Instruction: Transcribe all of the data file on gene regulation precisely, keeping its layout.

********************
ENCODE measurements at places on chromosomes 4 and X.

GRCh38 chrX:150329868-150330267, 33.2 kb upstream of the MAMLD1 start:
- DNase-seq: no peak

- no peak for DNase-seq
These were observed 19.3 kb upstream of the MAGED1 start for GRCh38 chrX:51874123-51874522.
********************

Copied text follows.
ENCODE measurements at places on chromosomes 4 and X.

GRCh38 chrX:150329868-150330267, 33.2 kb upstream of the MAMLD1 start:
- DNase-seq: no peak

- no peak for DNase-seq
These were observed 19.3 kb upstream of the MAGED1 start for GRCh38 chrX:51874123-51874522.